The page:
9 hours 41 minutes
Hi. Welcome to Module seven. This is less than 7.3 views in this lesson. We're going to review views now. Views are virtual named tables derived from a provided query.
Again, this is another object that promotes code reuse and avoids that copy paste programming.
Something to keep in mind with views is that data is not physically stored, and this can have an effect on performance. For example, when you query a regular physical table, that is not a view you most often will use the index's. How. However, when you query a
views and this can depend by database, engine indexes may not be used.
And in my sequel, their documentation indicates that view processing is not optimal, so extra care should be taken to avoid slow performance.
For example, views built from views of other views can slow down very quickly, and you should really think those out if you find yourself in that paradigm of trying to make views from views.
That said, let's go ahead and take a quick look in our development environment and implement of you.
I welcome back to the development for this lesson. I've switched back to the axiomatic a database. So let's create a view or a common query that a lot of the administrators might find themselves writing. Let's say we want to know the last 10 users that have logged into our application. How might we do that?
Well, if we take a look at the user's table in the axiomatic a database,
we'll see all these columns on, then one column that was interesting. That will let us accomplish that is the last log in date.
So these air common columns that you do find on user tables in databases last log in date is definitely one of the comment ones on. We can see users that have never logged in are represented by Knoll, and then we can see a date that represents the last time a user locked in. So how might we get the last 10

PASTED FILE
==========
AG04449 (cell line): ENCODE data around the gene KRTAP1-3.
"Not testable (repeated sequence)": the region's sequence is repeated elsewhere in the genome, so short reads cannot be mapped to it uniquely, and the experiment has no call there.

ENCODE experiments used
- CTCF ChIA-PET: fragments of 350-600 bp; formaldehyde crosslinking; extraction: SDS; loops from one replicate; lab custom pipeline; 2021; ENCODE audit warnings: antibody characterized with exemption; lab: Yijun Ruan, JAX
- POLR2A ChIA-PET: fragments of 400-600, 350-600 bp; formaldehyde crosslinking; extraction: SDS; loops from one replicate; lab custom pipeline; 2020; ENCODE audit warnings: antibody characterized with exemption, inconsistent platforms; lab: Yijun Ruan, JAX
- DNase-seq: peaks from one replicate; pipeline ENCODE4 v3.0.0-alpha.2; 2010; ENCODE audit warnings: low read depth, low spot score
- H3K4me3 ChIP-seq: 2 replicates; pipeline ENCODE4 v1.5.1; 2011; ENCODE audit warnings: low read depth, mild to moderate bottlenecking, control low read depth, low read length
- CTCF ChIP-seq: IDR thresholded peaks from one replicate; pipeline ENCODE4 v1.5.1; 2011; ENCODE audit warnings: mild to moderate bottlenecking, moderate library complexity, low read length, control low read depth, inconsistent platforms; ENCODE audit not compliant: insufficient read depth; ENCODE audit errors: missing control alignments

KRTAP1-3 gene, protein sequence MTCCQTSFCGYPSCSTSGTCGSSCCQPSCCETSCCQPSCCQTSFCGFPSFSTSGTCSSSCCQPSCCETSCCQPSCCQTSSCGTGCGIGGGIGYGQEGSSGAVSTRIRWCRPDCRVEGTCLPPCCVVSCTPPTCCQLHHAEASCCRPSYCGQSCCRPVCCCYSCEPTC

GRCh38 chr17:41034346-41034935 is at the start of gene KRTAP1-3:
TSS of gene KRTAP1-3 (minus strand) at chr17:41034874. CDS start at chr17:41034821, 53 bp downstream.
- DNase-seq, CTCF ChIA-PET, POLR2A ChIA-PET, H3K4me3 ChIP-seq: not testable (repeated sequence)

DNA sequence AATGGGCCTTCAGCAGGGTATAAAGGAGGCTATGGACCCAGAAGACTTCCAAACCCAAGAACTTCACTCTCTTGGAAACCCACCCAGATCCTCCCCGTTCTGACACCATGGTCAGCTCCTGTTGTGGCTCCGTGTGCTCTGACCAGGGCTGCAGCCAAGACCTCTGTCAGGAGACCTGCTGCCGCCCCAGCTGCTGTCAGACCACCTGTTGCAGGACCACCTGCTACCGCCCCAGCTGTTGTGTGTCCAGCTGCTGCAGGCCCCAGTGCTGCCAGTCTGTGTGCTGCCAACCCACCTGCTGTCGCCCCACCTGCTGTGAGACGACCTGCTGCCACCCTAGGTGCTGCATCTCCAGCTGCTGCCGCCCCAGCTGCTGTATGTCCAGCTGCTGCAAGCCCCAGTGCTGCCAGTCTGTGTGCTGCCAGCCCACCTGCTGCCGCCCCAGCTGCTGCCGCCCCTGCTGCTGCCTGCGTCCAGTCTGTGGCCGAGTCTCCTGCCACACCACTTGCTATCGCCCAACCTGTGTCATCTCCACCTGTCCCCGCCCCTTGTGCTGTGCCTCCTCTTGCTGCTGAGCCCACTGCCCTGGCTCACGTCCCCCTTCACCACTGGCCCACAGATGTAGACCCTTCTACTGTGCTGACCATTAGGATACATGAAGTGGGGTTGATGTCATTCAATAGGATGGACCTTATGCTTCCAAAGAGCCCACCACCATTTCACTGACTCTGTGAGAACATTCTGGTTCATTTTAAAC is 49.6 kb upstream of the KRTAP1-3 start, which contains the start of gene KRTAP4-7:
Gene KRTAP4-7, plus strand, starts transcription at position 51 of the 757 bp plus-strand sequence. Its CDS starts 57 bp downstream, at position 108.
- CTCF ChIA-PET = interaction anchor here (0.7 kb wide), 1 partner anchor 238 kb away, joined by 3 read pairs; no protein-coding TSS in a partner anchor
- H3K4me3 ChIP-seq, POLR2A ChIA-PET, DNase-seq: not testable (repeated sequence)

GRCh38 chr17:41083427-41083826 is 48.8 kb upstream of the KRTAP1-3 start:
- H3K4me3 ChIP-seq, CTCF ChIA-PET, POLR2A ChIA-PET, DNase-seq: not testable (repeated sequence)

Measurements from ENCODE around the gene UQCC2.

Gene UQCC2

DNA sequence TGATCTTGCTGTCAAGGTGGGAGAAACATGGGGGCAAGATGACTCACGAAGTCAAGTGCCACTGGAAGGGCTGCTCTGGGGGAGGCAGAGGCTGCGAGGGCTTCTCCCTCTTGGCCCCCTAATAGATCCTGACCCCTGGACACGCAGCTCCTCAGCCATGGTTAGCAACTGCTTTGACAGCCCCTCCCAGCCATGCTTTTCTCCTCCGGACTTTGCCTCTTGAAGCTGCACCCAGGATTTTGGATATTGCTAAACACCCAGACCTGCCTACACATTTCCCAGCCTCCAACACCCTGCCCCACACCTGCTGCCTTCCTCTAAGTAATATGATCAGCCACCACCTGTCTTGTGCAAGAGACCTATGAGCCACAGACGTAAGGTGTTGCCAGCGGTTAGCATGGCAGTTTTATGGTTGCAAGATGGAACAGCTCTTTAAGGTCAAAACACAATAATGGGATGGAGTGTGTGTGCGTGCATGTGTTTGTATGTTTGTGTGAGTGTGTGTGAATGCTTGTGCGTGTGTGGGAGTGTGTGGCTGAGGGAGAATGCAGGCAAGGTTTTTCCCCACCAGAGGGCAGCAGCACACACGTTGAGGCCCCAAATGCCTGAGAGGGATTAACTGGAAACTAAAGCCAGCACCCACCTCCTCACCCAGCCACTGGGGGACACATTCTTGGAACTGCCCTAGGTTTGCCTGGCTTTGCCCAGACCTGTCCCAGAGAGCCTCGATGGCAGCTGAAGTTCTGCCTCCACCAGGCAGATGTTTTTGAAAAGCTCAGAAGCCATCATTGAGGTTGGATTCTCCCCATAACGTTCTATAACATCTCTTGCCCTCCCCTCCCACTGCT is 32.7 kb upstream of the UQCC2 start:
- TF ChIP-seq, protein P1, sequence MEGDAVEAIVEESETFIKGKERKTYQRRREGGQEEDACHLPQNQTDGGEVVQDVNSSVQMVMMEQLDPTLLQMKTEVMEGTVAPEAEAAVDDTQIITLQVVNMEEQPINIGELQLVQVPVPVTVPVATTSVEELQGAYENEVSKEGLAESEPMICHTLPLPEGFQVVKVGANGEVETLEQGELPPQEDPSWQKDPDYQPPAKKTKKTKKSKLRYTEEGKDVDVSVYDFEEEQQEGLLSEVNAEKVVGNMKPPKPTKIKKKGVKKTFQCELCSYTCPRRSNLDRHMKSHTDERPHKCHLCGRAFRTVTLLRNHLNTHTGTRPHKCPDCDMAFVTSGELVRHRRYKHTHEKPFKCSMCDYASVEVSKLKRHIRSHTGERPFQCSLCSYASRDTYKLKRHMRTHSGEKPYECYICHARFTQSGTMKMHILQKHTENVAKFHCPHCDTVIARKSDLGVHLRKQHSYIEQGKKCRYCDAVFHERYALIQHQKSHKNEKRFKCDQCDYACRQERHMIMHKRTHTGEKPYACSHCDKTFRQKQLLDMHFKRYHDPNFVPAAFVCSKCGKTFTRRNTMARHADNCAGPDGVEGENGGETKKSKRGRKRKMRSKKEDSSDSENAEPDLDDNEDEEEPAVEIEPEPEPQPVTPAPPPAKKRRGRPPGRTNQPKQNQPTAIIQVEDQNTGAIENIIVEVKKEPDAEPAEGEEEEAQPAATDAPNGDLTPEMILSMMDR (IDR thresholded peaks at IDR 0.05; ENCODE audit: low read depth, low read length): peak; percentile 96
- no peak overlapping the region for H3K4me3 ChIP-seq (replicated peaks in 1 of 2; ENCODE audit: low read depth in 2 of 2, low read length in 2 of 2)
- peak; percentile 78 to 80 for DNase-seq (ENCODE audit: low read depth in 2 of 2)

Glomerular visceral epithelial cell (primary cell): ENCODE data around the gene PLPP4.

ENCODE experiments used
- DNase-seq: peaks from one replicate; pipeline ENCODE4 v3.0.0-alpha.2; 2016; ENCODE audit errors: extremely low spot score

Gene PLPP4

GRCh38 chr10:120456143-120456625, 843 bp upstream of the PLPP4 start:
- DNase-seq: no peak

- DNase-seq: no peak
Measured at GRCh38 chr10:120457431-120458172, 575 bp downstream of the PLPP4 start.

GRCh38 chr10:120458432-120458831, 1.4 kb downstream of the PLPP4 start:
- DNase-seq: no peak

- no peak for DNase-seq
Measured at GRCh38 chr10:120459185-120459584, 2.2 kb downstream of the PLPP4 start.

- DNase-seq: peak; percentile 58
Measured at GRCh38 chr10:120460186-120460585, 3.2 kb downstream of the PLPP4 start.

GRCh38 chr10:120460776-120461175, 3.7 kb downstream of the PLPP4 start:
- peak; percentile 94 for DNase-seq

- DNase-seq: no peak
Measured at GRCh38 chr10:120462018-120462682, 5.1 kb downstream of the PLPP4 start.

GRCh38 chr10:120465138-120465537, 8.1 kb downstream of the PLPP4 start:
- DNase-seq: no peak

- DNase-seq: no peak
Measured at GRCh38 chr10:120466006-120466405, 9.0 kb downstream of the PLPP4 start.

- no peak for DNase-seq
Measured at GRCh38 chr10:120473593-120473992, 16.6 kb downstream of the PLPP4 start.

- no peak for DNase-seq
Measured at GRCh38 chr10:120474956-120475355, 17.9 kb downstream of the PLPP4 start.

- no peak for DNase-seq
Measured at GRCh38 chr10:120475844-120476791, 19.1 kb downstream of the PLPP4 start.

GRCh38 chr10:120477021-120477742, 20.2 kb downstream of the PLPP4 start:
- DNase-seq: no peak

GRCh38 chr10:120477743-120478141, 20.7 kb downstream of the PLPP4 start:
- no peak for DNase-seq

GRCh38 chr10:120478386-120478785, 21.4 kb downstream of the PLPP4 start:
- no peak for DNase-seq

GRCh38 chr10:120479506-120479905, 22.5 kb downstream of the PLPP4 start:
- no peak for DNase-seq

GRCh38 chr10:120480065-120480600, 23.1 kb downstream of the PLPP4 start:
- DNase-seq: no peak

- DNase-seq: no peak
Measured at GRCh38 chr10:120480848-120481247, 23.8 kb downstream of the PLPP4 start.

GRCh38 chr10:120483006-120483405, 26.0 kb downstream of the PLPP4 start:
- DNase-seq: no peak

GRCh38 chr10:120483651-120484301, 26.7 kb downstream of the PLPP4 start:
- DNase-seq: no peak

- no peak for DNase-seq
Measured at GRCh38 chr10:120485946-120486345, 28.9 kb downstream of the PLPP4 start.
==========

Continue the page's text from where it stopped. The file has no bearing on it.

users that logged in?
Well, it's fairly simple. All we're gonna do a selected columns that were interested in, and then we're gonna order by last log in date descending and maybe limit 10 and let's go ahead and take that query and make it of you.
So select star from users
and I'm gonna get user name,
last log in date.
Go ahead and, uh,
arrange. That's what's more readable,
you know, Let's get the company I d to.
And then we're gonna order by last long. In date
it's going and run that
that's working the same. We only want the last 10 people limit 10
and there we go.
So this is a pretty simple query way don't have to only make simple queries a view. Of course, we could make a very complicated query view. And a lot of times that makes sense to do too abstract, some of that complexity. So how would we make this of you? Well, it's It's pretty easy. We could say creative you
keep it in. That s an extra time
and that's our view.
And if we go and look at our view
and really fresh
we can see our view automatically has calmed definitions as derived by the query. We look at the source, we can see the queries definition, which is very useful.
And then, of course, we can look at the data.
Okay, so that completes this section on views. Let's go ahead and head over to the summary.
And that brings us to the 7.3 summary, and this lesson reviewed the scope and implementation of views In the My sequel database engine.
We implemented a custom view using a simple user query to expose the last 10 Loggins of the application.
Remember that views by the My sequel Docks do not have optimized processing, and what this means is that extra care should be taken with views and performance.
For example, you would probably want to avoid using a view for some kind of high traffic processing, as if there was a need to optimize of you. It be very difficult to do because the my simple engine itself doesn't really support their optimization.
And that completes this lesson I hope to see in the next thank you.
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